Mercy Ships Ensures That Liberian Technicians "know how to fix it"

Mentoring Biomedical Technicians Program in Liberia completes successful first year

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Nurse Rebecca Rouse demonstrates an electrocardiograph for the trainees in the Mentoring Biomedical Technicians program. The trainees received two months of training onboard the Africa Mercy and two months of guidance at their respective hospitals.

By teaching the staff how to manage and fix laboratory equipment, the hospital can now offer more testing to its patients. The arms of the Mercy Ship have reached many Liberians!

Monrovia, Liberia (Vocus) November 14, 2008

One of the biggest challenges to providing increased access to health care for Liberia's citizens is the availability of functional medical equipment. Although Liberia is in the process of rebuilding, much of the country's infrastructure is still in ruins, including many health care facilities. Medical and support personnel are severely lacking. Many who lived in the country before the war were displaced, and most have not returned.

In addition, donor organizations have supplied new or used medical equipment, but often no one is trained to repair or install it. Add the difficulty in getting spare parts, separation of service manuals from equipment and instability of a power supply that causes frequent equipment failure, and you have an African hospital's biggest headache.

In an effort to address this issue, and at the request of the Liberian Ministry of Health & Social Welfare, six Liberian hospital technicians have recently completed the first Mercy Ships Mentoring Biomedical Technicians program. The technicians were chosen by five of the nation's hospitals and equipped with additional skills to install, maintain, and repair various complex medical equipment. The training will ensure that donations of essential equipment will be well used when the ship departs in December.

Developed and led by Carlos Amaral of Brazil, who recently completed his PhD in biomedical engineering from the Technical University, Munich, Germany, the program ran from March through October. It included courses in computer training, electricity, electronics and medical equipment. Funding was provided by German foundation PRANA-Stiftung and matched by Mercy Ships volunteer hours.

"We have been able to offer more services to the community because of the biomedical training program," said Denise Walsh RN, Director Redemption Hospital in Monrovia. "By teaching the staff how to manage and fix laboratory equipment, the hospital can now offer more testing to its patients. The arms of the Mercy Ship have reached many Liberians!"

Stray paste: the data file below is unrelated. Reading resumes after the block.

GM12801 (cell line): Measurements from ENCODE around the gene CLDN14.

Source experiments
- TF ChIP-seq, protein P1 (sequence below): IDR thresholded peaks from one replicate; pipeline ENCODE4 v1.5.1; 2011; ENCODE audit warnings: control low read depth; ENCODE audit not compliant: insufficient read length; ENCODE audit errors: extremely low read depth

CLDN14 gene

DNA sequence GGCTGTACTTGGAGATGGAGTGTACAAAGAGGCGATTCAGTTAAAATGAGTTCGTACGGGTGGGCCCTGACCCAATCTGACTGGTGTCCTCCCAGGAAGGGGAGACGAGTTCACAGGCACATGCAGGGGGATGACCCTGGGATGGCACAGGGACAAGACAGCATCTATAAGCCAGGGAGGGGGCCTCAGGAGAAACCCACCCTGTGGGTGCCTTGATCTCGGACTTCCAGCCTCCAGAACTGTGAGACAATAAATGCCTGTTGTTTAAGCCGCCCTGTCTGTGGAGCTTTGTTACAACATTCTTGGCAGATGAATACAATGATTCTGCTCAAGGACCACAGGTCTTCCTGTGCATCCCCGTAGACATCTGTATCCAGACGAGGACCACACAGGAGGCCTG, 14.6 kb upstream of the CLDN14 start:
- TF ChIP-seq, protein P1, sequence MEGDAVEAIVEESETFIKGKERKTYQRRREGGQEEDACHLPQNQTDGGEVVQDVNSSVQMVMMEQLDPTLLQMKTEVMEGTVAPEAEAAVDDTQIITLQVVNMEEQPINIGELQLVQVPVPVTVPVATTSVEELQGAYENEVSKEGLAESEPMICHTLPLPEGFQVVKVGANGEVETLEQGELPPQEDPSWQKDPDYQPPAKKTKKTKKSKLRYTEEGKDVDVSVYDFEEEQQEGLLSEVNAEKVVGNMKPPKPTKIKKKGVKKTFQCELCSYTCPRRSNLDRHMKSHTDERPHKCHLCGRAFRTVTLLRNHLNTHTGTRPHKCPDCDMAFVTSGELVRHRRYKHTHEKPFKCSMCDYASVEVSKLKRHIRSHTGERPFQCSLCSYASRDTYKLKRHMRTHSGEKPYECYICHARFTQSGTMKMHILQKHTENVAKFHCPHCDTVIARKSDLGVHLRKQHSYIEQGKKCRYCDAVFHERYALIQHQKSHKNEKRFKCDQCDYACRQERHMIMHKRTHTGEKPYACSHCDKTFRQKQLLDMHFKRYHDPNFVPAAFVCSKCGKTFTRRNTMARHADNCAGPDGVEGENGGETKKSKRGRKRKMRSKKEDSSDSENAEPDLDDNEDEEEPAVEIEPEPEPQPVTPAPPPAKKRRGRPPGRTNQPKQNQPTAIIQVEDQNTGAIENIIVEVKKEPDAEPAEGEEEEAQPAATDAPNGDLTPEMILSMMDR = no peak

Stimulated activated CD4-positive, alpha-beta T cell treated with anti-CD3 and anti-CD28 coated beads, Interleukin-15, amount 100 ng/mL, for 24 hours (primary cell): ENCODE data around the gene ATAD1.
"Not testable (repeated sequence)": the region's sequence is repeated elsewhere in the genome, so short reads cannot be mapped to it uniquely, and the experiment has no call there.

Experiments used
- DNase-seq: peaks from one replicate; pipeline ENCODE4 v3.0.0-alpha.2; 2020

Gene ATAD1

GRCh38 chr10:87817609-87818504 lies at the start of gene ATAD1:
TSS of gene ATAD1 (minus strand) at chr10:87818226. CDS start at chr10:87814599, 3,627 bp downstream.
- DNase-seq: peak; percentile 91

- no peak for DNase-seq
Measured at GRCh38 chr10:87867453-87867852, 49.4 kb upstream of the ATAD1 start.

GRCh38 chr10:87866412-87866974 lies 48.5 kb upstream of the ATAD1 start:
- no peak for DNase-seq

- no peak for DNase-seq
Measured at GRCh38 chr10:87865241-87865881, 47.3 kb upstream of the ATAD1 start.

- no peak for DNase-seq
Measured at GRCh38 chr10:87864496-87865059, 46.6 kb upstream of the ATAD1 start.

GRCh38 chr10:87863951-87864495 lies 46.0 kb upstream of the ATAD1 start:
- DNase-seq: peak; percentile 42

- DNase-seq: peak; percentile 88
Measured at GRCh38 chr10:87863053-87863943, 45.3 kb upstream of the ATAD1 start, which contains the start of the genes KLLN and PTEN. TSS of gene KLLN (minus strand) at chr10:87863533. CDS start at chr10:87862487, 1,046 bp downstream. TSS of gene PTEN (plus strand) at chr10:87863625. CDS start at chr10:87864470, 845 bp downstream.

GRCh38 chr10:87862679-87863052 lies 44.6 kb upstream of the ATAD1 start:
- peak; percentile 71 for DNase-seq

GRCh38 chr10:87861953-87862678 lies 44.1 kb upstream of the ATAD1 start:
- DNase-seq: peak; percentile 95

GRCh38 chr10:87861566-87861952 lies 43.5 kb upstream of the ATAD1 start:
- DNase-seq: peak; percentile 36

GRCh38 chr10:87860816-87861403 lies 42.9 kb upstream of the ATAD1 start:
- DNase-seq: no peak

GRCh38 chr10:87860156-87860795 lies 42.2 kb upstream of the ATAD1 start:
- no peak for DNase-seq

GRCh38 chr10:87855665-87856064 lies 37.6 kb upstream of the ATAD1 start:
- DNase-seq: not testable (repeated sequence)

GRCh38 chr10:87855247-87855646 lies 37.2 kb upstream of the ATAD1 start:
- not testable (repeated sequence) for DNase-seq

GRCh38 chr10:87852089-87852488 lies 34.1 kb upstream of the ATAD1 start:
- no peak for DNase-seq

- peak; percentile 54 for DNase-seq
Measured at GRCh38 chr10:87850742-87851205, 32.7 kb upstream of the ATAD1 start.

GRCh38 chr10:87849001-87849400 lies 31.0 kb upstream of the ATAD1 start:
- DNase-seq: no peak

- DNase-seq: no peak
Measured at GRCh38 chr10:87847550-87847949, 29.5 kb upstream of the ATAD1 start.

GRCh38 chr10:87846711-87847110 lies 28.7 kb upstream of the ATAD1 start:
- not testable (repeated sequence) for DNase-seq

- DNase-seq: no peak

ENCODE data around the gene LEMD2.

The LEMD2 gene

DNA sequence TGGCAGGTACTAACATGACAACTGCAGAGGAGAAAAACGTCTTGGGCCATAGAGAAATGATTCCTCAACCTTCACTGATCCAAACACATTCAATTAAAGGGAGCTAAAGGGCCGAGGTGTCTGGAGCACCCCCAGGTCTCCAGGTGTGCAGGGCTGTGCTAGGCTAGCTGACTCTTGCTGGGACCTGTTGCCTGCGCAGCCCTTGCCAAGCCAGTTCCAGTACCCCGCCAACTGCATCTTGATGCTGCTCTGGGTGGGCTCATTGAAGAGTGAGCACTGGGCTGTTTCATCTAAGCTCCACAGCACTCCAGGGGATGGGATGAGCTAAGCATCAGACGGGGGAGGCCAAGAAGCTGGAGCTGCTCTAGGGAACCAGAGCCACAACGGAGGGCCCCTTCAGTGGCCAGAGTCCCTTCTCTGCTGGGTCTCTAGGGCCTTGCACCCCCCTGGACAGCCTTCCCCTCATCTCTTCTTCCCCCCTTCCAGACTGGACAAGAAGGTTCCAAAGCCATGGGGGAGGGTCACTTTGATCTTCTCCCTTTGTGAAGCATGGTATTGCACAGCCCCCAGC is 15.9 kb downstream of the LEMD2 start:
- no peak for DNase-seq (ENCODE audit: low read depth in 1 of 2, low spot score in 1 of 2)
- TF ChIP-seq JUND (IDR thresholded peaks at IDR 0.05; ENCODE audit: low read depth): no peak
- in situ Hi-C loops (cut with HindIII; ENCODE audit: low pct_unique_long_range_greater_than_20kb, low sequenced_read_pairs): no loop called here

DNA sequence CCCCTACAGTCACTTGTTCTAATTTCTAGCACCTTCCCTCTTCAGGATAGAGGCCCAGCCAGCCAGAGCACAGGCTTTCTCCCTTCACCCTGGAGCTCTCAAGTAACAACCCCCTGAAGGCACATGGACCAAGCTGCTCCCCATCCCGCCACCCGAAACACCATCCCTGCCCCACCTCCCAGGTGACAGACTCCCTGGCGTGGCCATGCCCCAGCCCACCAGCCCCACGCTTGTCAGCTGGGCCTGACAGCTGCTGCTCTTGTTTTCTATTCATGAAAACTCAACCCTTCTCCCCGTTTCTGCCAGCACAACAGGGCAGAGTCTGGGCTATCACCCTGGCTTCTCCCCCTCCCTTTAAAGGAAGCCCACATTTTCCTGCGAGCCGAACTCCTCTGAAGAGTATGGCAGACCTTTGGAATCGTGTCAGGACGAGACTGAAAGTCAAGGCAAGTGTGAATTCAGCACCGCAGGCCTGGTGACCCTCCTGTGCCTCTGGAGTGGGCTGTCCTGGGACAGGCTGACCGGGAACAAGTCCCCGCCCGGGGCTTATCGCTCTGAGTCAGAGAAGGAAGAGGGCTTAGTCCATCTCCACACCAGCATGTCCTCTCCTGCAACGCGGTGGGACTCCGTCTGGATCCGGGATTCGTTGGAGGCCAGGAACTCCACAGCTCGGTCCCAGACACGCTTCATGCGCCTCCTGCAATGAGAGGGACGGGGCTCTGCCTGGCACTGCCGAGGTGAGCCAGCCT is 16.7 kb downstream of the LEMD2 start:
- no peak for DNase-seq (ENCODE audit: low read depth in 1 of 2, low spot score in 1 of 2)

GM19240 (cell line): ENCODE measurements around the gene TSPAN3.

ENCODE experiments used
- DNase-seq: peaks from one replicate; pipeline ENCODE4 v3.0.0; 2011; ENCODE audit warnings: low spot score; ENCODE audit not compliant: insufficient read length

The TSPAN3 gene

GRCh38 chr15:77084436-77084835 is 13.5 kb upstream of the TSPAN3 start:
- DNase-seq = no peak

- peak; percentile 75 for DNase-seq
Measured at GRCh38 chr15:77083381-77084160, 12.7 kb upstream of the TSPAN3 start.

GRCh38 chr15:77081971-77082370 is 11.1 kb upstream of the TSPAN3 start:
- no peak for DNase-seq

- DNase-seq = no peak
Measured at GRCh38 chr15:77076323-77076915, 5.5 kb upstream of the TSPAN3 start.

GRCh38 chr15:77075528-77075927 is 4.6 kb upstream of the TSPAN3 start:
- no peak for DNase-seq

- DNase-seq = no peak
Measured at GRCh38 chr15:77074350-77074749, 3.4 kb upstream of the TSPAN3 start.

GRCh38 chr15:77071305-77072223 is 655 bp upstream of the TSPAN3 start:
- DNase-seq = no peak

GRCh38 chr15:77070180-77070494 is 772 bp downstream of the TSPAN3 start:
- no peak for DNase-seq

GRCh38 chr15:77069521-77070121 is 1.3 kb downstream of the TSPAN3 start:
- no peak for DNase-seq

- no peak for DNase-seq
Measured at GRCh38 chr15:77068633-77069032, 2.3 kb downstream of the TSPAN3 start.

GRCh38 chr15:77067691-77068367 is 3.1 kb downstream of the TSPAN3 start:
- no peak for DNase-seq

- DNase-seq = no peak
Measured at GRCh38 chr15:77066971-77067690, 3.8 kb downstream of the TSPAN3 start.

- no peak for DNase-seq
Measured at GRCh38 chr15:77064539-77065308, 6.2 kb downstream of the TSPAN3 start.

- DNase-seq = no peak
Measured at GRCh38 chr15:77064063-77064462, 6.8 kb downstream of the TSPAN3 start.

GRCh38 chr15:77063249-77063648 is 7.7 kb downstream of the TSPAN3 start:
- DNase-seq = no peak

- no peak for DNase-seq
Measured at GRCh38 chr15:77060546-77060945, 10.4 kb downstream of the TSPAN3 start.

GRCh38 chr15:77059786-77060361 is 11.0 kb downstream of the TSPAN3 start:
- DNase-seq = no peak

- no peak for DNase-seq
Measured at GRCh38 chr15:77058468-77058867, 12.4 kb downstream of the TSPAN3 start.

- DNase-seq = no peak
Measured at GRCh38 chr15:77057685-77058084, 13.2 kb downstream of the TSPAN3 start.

The program was conducted in four phases: Assessment, On-site Training, Repair, and Awareness.

First, Mercy Ships assessed the area's hospitals to determine which institutions would be best served by the training and to ensure they would retain the participants upon completion. The second phase was a two-month instruction which took place onboard the Africa Mercy.

Phase three involved on-site training at John F. Kennedy Memorial Hospital, Redemption Hospital, and ELWA Hospital, all in Monrovia, and at Phebe Hospital located at Bong County in Liberia's interior and Curran Hospital in Zozo.

Mercy Ships provided basic repair tool kits to the participants. Technicians learned how to order spare parts and repair equipment at their respective hospitals. Amaral gave hands-on instruction and guidance for the repair of 12 different types of machines, including anesthesia devices, centrifuges, and x-ray machines; and taught on the installation of 11 different machines, including chemistry analyzers, blood cell counters, and an electrocardiograph monitor.

The fourth part of the program was designed to promote biomedical engineering as a career choice in Liberia. Amaral held a series of additional workshops for students from the University of Liberia and Stella Maris Polytechnic College to sensitize students to the need for trained biomedical engineers in Liberia. Information was given about which universities offered programs and how to apply for scholarships, and attendees were encouraged to remain in Liberia to work.

A total of 99 Liberians attended the workshops and visited the ship to see the cutting-edge medical equipment onboard.

Saki Golafale, a workshop participant, said that he now can see a need for such professionals. "I only know one biomedical engineer in Liberia, and he is aging," said Golafale. "That gap needs to be filled."

Additionally, Amaral compiled a Report of Biomedical Infrastructure in Liberia for the Ministry of Health and Social Welfare, suggesting ways to improve working conditions, maintenance, procedures, and personnel qualifications in Liberia's major medical facilities after Mercy Ships leaves in December.

Based on the success of the initial Mentoring Biomedical Technicians program, Amaral hopes to increase the number of participants from to one to two per hospital during future port visits.

Meanwhile, this program leaves behind a legacy of hope and ongoing care in Liberia when the Mercy Ship moves on to the next port of call in Cotonou, Benin.

For more information contact:

Pauline Rick
Mercy Ships
Public Relations Manager
903-939-7649
rickp @ mercyships.org
http://www.mercyships.org

Diane Rickard
Director Media Relations
Mercy Ships International Operations
UK Tel: 44 1438 727 800
rickardd @ mercyships.org
http://www.mercyships.org

Hi-res photos and general Mercy Ships footage are available for download with registration at http://www.mercyshipsnews.org or upon request.

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